Money Matters airs today at noon Update November 11, 2018

Money Matters Airs today at noon PST on KVMR FM!  Tune in.

What is next in the markets? What should you do? Do you have a strategy?

Maybe you should call me to sit down and talk about one and if you are over invested, under invested and did you see balances drop a LOT during this last go around?
My cell is (530) 559-1214





The media has been rife with news about the Trump steel tariffs and the opinions run the gamut from full support to outright stern objection. The argument is not so much about whether our steel industries need protection as whole as an argument could be and has been made that China, the target of the tariffs, has been playing unfairly in the arena of free trade. Although most of the media coverage has centered around the specifics of the industry in question, the microscope of analysis should be explaining and detailing how tariffs are thought to work and whether tariffs in general are a useful and efficient remedy to such maladies. Simply put, this particular tariff is an additional tax placed on Chinese steel. Therefore the price of domestic steel would not be reduced.


The obvious reasoning is that by making an import more expensive though tariffs and thereby making American steel more attractive by comparison, our domestic steel industry would benefit.


The first question I would ask is wouldn't a tax credit offered to our steel companies serve the same purpose?


Think of it this way:by installing tariffs on imported steel, the price of domestic steel would not drop in nominal terms. The cost savings to the industries that use steel therefore would not be reduced. These steel consuming industries such as the auto and packaging companies to name a few would see no savings.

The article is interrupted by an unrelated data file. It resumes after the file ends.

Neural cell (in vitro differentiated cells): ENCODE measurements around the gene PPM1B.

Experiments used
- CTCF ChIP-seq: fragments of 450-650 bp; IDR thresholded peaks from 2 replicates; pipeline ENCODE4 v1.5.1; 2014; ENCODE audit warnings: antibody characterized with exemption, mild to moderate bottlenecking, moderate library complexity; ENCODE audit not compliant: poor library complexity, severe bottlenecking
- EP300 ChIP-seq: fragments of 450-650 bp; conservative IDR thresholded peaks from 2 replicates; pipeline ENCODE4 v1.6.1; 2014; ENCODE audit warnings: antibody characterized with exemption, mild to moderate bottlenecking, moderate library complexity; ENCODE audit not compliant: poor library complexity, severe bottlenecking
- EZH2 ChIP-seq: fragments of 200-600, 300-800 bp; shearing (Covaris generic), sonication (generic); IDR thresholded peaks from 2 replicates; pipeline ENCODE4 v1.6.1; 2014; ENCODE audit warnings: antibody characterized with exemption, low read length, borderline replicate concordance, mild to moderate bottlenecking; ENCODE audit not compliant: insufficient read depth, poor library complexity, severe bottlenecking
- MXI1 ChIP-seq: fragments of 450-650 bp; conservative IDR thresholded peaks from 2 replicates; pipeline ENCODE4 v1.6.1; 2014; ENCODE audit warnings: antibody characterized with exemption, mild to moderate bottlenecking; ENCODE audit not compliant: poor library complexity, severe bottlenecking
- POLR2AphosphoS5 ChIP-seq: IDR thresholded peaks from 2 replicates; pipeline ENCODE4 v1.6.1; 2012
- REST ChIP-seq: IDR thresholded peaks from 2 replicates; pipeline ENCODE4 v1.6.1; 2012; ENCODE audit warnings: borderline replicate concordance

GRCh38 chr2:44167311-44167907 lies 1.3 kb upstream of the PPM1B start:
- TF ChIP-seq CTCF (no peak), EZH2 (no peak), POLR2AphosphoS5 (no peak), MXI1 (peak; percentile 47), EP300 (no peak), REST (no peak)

Meanwhile the tariff money goes into the coffers of those that initiated the tax, and that means into government coffers.


I have always made the argument that if the governing authorities want to help the bulk of the economy, meaning the consumer, a tax credit would serve the same purpose by giving our industries the needed break in question.


The difference is by allowing domestic steel companies to take a tax credit, they could offer their steel at lower prices to those consuming it. That in turn would mean lower steel prices to those that make the end products which is all the stuff you and I buy that use steel. This would result in a general price reduction in all products that use steel and its related products and that in turn would mean more money in the pockets of American consumers to spend on other items in the economy.


Conversely, when a tariff is used, there is no price reduction in the end product which means the consumer saves nothing. The money which is the tariff tax goes into government coffers and that should be the end of the story but it’s not. It is generally believed the import tariffs actually cause price increases in whatever end product is in question so you get a double whammy and not in your favor dear reader.


One could argue the government would use those additional monies to spend on whatever it spends its money on, but since the consumer is the driving force of all economies, putting that money into the hands of the everyday Joe would not only help a struggling constituency which is all of us, but get into the economy that much quicker.


It’s believed by some, this analyst included, that money in the hands of consumers is more wisely spent with less waste than putting that money into an already bloated bureaucracy known as Uncle Sam.


In each specific case a tariff is implemented, the subsequently higher priced import does make the domestic product more attractive by comparison, but besides stuffing government coffers, the consumer would see no benefit from reduced prices. In fact the consumer would likely see higher prices. Compare this to a tax credit which would have a similar effect on domestic steel demand yet have the additional benefit of lowering prices to the consumer.